4 Tips to Organize Your Lost Folders and Misplaced Files

While I was working to finalize my research this summer, I realized something: I couldn’t find one of my sources central to my argument. Pouring through my various folders on my computer, I could not find this source. Between Excel sheets with undescriptive names and misplaced images, it wasn’t just that my source was missing; I lacked an entirely well-formulated, well-maintained organizational structure to keep track of my work.

If anything, organization should be easier in the digital space. Besides bytes, we’re not necessarily concerned with finding the space to store our papers, books, and other materials; in fact, we can create folders upon folders, meticulously grouping related works together to keep track of them.

But this is the trap. While I’ll see the mess before me on my desk, I don’t necessarily see that all of my folders are disorganized until I need to find something. I don’t see that I stored images for my essay on my Google Drive rather than in that class’s folder. In my experience, computer storage may facilitate organization, but it also hides potential messes from you until you need to find that one file for your assignment or research. And even if you’re the type of person where all of your work is spilled out onto your home screen, sifting through the documents at times is surely a nightmare.

So, I wanted to outline some of the steps that I’ve taken this school year to make sure that everything remains organized in this weird digital setting:

An example of how I organize one of my folders for one of my classes
  1. Set up an organizational framework around your classes, projects, and personal items. I try to separate my classes, as well as my projects, into different folders. On top of that, I normally subdivide these folders based on readings, responses, papers, and other relevant material. This way, I have a framework to follow, and all of my work remains separated by class, type, or other variables I’d like to distinguish by.
  2. Assign your folders and documents specific names. I usually want to name folders and documents to quickly tell me what they are. This way, I can identify the needed material for whatever I am doing. Trying to differentiate between your readings “nghis46282.pdf” and “nghis29482.pdf” is a nightmare; giving them names like “The Creative Class” and “The Power of Place” will save you a headache or two. Some even take this even further, by prefixing readings with their assigned week. Thus, it is paramount to create a solid naming convention to keep track of all the files!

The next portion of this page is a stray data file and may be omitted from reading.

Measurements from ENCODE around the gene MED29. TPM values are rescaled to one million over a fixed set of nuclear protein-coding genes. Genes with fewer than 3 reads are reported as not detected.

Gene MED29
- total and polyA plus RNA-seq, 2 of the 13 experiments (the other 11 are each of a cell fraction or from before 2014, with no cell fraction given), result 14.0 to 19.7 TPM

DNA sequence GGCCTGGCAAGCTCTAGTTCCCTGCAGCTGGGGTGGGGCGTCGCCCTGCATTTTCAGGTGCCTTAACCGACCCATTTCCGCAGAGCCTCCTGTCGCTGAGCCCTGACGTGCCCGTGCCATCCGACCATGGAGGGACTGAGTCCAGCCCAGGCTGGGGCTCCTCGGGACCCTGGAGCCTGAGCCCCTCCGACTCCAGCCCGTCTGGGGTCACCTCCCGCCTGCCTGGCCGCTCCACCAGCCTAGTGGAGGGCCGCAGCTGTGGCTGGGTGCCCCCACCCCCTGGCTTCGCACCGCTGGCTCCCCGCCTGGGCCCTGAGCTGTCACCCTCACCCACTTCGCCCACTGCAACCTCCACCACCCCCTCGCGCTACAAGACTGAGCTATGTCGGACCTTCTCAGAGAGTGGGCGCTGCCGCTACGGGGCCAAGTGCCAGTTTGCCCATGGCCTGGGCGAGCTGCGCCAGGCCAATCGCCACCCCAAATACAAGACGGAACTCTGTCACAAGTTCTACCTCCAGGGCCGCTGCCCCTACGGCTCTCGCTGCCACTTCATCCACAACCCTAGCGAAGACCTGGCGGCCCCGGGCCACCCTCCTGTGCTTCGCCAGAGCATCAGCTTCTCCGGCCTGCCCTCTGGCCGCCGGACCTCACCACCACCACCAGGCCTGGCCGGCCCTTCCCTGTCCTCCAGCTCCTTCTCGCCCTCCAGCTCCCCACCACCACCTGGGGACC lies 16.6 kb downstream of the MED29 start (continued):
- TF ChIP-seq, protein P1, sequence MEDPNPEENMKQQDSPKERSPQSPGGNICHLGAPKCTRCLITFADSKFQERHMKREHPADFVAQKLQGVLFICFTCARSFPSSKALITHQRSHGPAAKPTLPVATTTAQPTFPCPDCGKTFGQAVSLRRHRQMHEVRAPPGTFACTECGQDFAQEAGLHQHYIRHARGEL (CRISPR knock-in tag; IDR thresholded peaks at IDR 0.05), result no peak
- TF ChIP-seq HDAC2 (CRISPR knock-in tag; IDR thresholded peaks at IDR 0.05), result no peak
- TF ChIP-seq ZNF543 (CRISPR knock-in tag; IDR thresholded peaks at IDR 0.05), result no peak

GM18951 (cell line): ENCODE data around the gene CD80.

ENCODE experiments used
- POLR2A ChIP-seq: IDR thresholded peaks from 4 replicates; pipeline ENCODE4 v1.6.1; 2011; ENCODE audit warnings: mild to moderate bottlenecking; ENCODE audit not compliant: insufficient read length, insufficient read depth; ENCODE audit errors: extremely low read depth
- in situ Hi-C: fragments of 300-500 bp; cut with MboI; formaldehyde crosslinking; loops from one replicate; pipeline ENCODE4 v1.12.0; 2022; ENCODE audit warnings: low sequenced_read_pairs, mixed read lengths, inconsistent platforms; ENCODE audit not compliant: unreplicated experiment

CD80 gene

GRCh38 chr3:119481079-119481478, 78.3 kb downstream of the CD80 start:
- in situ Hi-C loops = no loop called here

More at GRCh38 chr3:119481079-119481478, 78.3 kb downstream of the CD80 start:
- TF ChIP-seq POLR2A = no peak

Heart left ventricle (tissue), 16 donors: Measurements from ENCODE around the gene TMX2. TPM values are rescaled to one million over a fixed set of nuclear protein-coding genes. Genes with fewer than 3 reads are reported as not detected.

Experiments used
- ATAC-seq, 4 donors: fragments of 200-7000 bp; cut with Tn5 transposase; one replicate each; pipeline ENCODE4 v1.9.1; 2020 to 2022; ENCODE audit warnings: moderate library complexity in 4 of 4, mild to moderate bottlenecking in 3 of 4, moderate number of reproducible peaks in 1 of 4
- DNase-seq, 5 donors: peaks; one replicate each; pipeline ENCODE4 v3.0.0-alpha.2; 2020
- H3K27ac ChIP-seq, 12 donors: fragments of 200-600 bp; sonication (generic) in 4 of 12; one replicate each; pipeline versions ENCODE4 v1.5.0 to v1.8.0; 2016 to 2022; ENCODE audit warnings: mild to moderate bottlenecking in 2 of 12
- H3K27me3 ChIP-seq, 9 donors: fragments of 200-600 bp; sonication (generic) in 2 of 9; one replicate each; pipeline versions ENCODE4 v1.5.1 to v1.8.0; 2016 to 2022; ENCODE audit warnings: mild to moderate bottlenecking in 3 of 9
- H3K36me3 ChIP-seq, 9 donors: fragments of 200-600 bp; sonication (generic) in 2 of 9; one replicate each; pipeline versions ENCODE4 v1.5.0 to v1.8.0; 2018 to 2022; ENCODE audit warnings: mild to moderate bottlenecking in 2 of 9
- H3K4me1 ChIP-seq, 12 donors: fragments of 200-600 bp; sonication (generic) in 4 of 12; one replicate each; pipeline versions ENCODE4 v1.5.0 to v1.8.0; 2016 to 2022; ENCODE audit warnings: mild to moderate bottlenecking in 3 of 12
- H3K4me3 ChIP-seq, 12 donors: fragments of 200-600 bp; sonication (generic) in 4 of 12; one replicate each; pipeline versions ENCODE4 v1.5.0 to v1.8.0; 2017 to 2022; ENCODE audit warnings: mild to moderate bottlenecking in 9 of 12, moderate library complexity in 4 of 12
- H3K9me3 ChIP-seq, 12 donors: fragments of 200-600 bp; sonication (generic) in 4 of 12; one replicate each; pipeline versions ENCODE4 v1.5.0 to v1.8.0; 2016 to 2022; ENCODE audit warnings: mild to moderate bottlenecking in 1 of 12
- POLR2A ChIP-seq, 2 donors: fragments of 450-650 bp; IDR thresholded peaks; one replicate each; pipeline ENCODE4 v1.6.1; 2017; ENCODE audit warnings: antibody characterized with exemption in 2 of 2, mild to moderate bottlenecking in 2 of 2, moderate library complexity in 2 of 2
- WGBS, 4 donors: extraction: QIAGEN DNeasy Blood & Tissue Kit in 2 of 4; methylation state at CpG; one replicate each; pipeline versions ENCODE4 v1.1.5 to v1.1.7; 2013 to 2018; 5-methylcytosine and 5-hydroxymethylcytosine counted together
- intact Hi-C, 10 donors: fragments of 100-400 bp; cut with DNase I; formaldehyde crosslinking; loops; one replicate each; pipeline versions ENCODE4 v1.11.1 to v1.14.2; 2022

3. Make sure you are downloading and saving files to the correct place. I’m taking POL 345: Introduction to Quantitative Social Science right now, and since it uses R a lot, I have to download and upload a lot of different files. On my computer, for instance, when I download files, they go to my Downloads folder. From there, I simply move the files manually to whatever folder I think is appropriate for my work.  It is also incredibly important to do things as they arrive. This is vital. When I was doing my research, I just allowed file after file to accumulate in various folders, leaving me with a disorganized mess. Thus, I now organize files as I download them, so I know what exactly I downloaded, as well as where I put it.
  4. Check into your folders weekly. Every Sunday, I tend to take the temperature for the week ahead, and one of the things I do is that I make sure I have been following the organizational framework that I developed. I make sure that all of the folders and documents have descriptive names, and that all of these things are in the proper place. Checking in weekly, for me, allows me to delete, edit, or rearrange files based on what my work now demands of me.

And those are some of my tips for digital organization! While I would suggest to anyone to try these out and see how it works for you, many of these can be reworked as you see fit. If checking your folders monthly, for instance, works better than weekly, that’s fine, too! Regardless, I hope that this form of organizational structure facilitates and streamlines this hectic and confusing academic experience.

⎯ Austin Davis, Humanities Correspondent